Letters: Our child care crisis isn’t being solved

Your story, “Child care bill fizzles out in Ontario,” (TV, 28 June) reported the opposition’s controversial Bill 127 failed to gain enough support to pass. What seems to be missing is that government opposition…

Letters: Our child care crisis isn't being solved

Your story, “Child care bill fizzles out in Ontario,” (TV, 28 June) reported the opposition’s controversial Bill 127 failed to gain enough support to pass. What seems to be missing is that government opposition to Bill 127 was as much due to government party-hopping as any of the motives behind the opposition’s opposition to it. The response of some in government to the bill’s failures shows they do not really understand the seriousness of the child care crisis as it affects the working class and disadvantaged. I sincerely hope the Ontario government and the federal government will see a need to merge, and work in a national effort to address the problem and come up with something short of, what is needed, a radical expansion of daycare capacity.

Make no mistake, the crisis we’re facing is real. A time for careful consideration for me and my family is now.

Amy Sanderson, Toronto

Contrary to your headline and your story, your support of Bill 127 was unequivocally positive in its objective – to stabilize the cost of childcare – and the attendant massive increase in attendance at clinics and child care centres across the province. Expanding child care opportunities is not only an imperative to enable working parents to balance family and work obligations. As an entrepreneur who built an international production and export company, I’ve seen firsthand how many productive and talented employers have been forced to shut down or reduce their presence in Canada because they can’t afford to hire and retain skilled employees. Raising the minimum wage also will benefit the country if it helps to reduce poverty and provide better support to disadvantaged, low-income Canadians.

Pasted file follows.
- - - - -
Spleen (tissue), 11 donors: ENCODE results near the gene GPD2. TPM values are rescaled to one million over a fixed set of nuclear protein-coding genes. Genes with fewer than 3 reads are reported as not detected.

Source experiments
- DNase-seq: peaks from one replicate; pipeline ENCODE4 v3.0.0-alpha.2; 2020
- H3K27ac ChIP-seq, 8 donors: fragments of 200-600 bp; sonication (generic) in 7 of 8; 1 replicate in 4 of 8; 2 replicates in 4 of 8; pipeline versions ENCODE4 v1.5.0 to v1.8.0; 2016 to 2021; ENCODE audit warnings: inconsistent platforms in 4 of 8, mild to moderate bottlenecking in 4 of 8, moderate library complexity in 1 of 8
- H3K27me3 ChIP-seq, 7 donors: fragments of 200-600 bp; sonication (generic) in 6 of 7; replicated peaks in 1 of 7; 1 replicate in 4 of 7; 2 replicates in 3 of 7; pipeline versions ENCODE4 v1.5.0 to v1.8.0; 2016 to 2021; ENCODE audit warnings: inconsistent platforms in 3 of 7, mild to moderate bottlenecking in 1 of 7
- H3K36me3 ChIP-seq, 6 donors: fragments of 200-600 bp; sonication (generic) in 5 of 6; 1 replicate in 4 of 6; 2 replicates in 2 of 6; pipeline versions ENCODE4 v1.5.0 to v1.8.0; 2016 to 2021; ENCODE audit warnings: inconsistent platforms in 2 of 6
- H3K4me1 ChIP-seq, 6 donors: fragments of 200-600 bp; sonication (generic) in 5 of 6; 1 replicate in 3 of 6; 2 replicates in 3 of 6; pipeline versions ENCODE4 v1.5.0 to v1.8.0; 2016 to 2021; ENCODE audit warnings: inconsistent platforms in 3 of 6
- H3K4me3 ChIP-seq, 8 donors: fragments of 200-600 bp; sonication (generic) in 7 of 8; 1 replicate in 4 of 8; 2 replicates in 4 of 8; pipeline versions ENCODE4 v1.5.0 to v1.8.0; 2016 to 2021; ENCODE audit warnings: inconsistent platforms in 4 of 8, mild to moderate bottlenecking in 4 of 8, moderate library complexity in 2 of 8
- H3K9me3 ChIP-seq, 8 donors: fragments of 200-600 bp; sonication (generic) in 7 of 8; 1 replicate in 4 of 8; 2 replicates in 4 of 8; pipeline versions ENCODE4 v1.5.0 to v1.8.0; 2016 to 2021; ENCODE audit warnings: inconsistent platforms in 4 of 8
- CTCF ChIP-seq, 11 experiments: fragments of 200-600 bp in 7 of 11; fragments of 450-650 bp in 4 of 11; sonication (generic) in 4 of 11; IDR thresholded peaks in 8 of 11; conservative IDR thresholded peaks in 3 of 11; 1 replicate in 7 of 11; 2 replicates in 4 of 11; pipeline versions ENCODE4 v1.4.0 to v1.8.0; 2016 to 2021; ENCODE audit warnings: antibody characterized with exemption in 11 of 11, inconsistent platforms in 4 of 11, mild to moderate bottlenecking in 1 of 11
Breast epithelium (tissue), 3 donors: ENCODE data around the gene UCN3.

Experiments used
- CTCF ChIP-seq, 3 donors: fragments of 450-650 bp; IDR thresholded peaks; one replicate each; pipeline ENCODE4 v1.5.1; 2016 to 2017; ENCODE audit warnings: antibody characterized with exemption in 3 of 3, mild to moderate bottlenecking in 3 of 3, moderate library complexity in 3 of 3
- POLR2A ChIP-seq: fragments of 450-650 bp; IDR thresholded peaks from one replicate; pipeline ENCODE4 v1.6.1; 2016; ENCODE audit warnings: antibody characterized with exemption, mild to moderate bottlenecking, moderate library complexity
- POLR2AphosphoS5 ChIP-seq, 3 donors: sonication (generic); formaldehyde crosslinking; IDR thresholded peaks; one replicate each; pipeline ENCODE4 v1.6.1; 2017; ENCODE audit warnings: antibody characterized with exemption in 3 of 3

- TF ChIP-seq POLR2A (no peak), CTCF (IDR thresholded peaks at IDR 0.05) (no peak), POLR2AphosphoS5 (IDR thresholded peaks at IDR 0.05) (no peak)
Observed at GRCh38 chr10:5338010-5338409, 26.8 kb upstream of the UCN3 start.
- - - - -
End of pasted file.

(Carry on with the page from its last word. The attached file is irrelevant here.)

Kim Fonseca, Ottawa

Yes, some child care centres in eastern Ontario are over-subscribed. But more importantly, they are under-funded to the point where they are requiring unreasonable savings to be made if family members are to be guaranteed access, that in the end will not even be met if these savings are incurred.

Marilyn Atherton, Ottawa

Email: [email protected]

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